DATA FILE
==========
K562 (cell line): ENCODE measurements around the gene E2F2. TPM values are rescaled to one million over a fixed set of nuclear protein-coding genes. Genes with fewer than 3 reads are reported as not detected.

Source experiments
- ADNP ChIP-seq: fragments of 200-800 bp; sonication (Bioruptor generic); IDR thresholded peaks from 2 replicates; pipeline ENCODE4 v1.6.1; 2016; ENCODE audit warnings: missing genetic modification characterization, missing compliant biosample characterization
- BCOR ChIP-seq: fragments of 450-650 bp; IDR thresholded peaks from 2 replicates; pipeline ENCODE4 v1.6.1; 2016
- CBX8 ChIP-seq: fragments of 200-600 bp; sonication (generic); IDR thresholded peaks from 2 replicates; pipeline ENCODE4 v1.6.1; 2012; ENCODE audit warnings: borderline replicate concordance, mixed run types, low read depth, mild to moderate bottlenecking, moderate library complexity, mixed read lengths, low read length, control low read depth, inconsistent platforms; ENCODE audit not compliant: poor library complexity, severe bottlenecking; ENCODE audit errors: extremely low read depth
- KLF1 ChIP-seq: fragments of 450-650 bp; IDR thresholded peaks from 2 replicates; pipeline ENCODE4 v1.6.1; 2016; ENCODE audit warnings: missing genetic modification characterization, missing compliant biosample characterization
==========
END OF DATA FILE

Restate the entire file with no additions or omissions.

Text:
K562 (cell line): ENCODE measurements around the gene E2F2. TPM values are rescaled to one million over a fixed set of nuclear protein-coding genes. Genes with fewer than 3 reads are reported as not detected.

Source experiments
- ADNP ChIP-seq: fragments of 200-800 bp; sonication (Bioruptor generic); IDR thresholded peaks from 2 replicates; pipeline ENCODE4 v1.6.1; 2016; ENCODE audit warnings: missing genetic modification characterization, missing compliant biosample characterization
- BCOR ChIP-seq: fragments of 450-650 bp; IDR thresholded peaks from 2 replicates; pipeline ENCODE4 v1.6.1; 2016
- CBX8 ChIP-seq: fragments of 200-600 bp; sonication (generic); IDR thresholded peaks from 2 replicates; pipeline ENCODE4 v1.6.1; 2012; ENCODE audit warnings: borderline replicate concordance, mixed run types, low read depth, mild to moderate bottlenecking, moderate library complexity, mixed read lengths, low read length, control low read depth, inconsistent platforms; ENCODE audit not compliant: poor library complexity, severe bottlenecking; ENCODE audit errors: extremely low read depth
- KLF1 ChIP-seq: fragments of 450-650 bp; IDR thresholded peaks from 2 replicates; pipeline ENCODE4 v1.6.1; 2016; ENCODE audit warnings: missing genetic modification characterization, missing compliant biosample characterization